Public bank stocks fell sharper than the broader market as the Fed’s decision to leave interest rates unchanged left investors without direction, compounded by job gain and unemployment numbers falling short of expectations. Federal Reserve Chair Janet Yellen said in a speech on policy that she believes they will raise rates before the end of the year, saying they are waiting for further improvements in the labor market and more certainty that inflation will run up towards its long term targets. Further, she downplayed the importance of the timing of a rate increase, saying the trajectory of policy was more important. However, some analysts think it is more likely we won’t see the rates increased this year. In either case, global turmoil and concerns about emerging markets sent broader markets and public bank and thrift stocks lower during September. M&A pricing was up year-to-date through September compared to year-to-date pricing through September 2014 although there was one less transaction in 2015 compared to 2014 (see chart below).
The SNL Bank Index dropped 3.6% in September underperforming the S&P 500 which fell 2.6% as banks over $5 billion brought down the total index. The SNL Bank Index for banks under $500 million had the best showing in the month posting a 6.3% increase after dropping 0.9% in August as the most heavily weighted bank in this index announced a stock dividend, followed by banks between $1 billion and $5 billion which gained 1.6% after dropping 2.5% in August. Banks between $500 million and $1 billion increased 1.0% after declining 0.8% in August.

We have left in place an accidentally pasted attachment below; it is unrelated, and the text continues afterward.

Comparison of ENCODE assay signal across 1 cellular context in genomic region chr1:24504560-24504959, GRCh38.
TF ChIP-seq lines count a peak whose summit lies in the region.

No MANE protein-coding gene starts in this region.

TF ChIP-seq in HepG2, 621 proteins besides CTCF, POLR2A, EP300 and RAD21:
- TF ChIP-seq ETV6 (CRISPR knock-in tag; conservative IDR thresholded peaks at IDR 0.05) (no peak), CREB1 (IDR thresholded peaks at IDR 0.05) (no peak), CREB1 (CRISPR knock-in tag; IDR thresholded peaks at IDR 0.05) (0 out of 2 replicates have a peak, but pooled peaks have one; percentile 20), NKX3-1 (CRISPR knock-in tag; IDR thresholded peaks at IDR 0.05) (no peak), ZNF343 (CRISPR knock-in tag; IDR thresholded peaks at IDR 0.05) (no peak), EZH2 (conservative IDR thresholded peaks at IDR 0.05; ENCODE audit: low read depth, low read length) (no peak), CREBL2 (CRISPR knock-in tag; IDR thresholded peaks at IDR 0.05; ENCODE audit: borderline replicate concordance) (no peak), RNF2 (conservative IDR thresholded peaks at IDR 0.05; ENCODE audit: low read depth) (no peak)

3rd Quarter Review
The third quarter of 2015 proved to be a volatile time for U.S. equity markets. The Federal Reserve’s decision not to initiate the so called “lift-off” was a cause for investor skepticism as many had anticipated that the Fed would finally begin to normalize rates. In its statement, the Fed mentioned global growth concerns and the recent financial market distress as reasons it would hold off on moving on rates at that particular time. Investors also reacted to the ongoing losses in the Chinese equity markets. Chinese equity markets generally remained in a downward spiral that began earlier this summer. With China’s slowing growth, policymakers devalued the Chinese currency in an attempt to boost exports. Investors however, perceived the devaluation as confirmation that the Chinese government was concerned about its future growth prospects. Stocks are also confronting negative seasonal headwinds as September and October are historically two of the most disappointing months for stocks.